___Outline unique pedagogical characteristics appropriate for this course, in terms of content presentation and skill development, specifically for:

____Textbook, readings, or other online text materials;

____Audio, such as podcasts, streaming audio from news, etc.;

____ Video, such as slide presentations, lectures, tutorials, and screencasts; and

____Social media, such as blogs, wikis, microblogs, photo sharing, curation, etc.

____Plan learning aspects that must be face-to-face (in-person or online).

INTERACTION

___Identify the skills for development and interactions that are most to determine the best type of media or technology to facilitate this learning.

___Determine the kinds of kinds of interaction to produce a good balance between student comprehension and student skills development.

___Estimate the amount of time the instructor will be interacting personally or online with students, and the type of medium for this interaction. 

ORGANIZATIONAL ISSUES

____Determine institutional support in choosing and using media or technology for teaching.

____Identify if the institutional support is easily accessible, helpful, and will meet the needs for the learning technologies for the course.

____Determine if there is funding available to ‘buy me out’ for a semester and/or to fund a teaching assistant so I can concentrate on designing a new course or revising an existing course.

____Locate institutional funding or resources for any learning technology or media production.

____Review the ‘standard’ technologies, practices and procedures for teaching and learning, to verify requirements for utilizing institutional technology resources, i.e. the learning management system, lecture capture system, etc.

____Determine if the institution will support trying a new technological approach to learning, and will support innovative media or digital design.

NETWORKING

____Outline the importance for learners to network beyond a course, i.e. with subject specialists, professionals in the field, and relevant people in the community

____Identify how the course or student learning can benefit from networking and learning from external connections.

____Determine the appropriate network and/or social media space to integrate for your learners to network with each other and connect with external community members.

____Integrate these networking mediums with standard course technology.

____Delegate responsibility for its design and/or administration to students or learners. 

SECURITY AND PRIVACY

___Determine the student information you are obliged to keep private and secure.

___Identify the institutional policies for security and privacy for teaching & learning.

___Outline potential risks and challenges of using a particular technology where institutional policies concerning privacy could easily be breached.

___Identify who at your institution could best advise you on security and privacy concerns, with regards to learning and teaching technologies.

___Itemize the areas of teaching and learning, if any, available only to students registered in the course.

___Identify the types of technologies to best restrict or limit access to course materials (if any) for my registered students.

 

Interested in reviewing your own learning design further? DOWNLOAD the Checklist: Selecting Technology for Learning

Reference:

Bates, A. W. (2015). Chapter 8: Choosing and using media in education: The SECTIONS model. From Teaching in a Digital Age. A Creative Commons Attribution-NonCommercial 4.0 International License. Retrieved from http://opentextbc.ca/teachinginadigitalage/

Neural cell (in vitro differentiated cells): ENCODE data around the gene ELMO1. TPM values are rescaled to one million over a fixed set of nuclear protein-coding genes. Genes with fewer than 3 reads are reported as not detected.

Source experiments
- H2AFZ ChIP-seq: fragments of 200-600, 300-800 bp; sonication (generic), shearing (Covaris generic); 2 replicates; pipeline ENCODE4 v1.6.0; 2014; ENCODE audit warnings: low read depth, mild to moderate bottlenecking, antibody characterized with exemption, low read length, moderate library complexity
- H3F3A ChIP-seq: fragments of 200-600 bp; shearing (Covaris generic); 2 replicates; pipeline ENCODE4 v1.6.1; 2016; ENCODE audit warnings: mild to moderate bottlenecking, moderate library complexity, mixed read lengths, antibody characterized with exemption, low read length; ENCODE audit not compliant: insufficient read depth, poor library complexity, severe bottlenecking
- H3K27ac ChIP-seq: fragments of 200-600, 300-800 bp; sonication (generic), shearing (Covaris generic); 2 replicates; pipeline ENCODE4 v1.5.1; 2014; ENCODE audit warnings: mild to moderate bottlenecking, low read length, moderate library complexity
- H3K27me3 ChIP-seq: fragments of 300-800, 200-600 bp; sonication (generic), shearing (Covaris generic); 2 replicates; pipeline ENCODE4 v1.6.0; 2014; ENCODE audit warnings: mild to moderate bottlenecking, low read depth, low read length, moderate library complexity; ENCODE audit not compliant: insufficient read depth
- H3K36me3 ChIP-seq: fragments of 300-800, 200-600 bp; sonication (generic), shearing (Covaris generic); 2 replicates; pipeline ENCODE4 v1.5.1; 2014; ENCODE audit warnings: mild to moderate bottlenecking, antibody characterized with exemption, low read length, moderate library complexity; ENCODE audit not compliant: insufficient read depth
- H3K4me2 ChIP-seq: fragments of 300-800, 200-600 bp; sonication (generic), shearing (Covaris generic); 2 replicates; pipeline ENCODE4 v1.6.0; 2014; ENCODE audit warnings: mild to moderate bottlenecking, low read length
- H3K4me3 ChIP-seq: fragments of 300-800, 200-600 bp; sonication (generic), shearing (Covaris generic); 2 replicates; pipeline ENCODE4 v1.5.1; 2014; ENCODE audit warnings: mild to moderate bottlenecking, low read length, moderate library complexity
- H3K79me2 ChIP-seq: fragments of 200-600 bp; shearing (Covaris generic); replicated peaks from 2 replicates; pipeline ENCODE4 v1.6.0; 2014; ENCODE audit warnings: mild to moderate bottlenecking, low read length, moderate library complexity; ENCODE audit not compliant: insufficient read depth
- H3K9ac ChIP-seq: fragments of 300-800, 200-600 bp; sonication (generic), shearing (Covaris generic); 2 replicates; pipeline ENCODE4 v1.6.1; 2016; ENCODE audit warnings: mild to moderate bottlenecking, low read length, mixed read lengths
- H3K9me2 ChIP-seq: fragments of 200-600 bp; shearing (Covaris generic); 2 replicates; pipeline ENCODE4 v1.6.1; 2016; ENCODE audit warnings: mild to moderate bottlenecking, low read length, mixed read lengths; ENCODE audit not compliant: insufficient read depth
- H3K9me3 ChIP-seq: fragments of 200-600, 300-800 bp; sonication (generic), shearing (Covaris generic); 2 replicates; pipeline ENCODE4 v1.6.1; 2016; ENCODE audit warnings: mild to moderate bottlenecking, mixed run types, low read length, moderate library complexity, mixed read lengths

Hibbitts, P. D., & Travin, M. T. (2015). Learning + technology development process model.

EdTech, Horizon Report, Learning Technologies

What’s On the Horizon [REPORT] – 2015 Higher Ed Edition

The New Media Consortium (NMC) just put out the NMC Horizon Report – 2015 Higher Education Edition last week to share what is ahead in technology and learning in post-secondary for the next few years. This report identifies the trends, challenges, and specific technologies we might see in higher ed over the next 1-5 years.

 

TopicsHR2015

 

Image c/o Johnson, Adams Becker, Estrada, & Freeman (2015)

 

Key trends expected to be adopted in educational technology in higher ed (from the report) include:

  • Evolution of online learning
  • Rethinking learning spaces – what our learning environments and mediums are
  • Increasing focus on open educational resources (FINALLY. Hello, OER!)
  • Rise of data-driven learning and assessment (the good, the bad & the ugly)
  • Agile approaches to change (Really? Where? Sign me up, Higher Ed!)
  • growing important of open communities and university consortia (Looking forward to this)

Significant challenges impeding ed tech adoption in the post-secondary education realm include:

  • Adequately defining and support digital literacy
  • Blending formal and informal learning
  • Complex thinking and communication
  • Integrating personalized learning
  • Competition from new models of education (dare I say MOOCs)
  • Relative lack of rewards for teaching (duh!)

Important developments in educational tech for higher ed include:

  • Bring your own device (BYOD) – I think it’s because we had to…
  • Flipped classroom
  • Makerspaces
  • Adaptive learning technologies
  • The Internet of things

If you work in learning technologies or distance education, much of this report is not “new” – however it gives some insights and examples of what is ahead in the post-secondary landscape. If you working in higher education, I suggest you DOWNLOAD and review your own copy. Not all these trends and predictions are surprising  – but it is always good to know what others are working on in the field of #edtech. Happy reading!

Reference

Johnson, L., Adams Becker, S., Estrada, V., & Freeman, A. (2015). NMC horizon report: 2015 higher education edition. Austin, Texas: The New Media Consortium.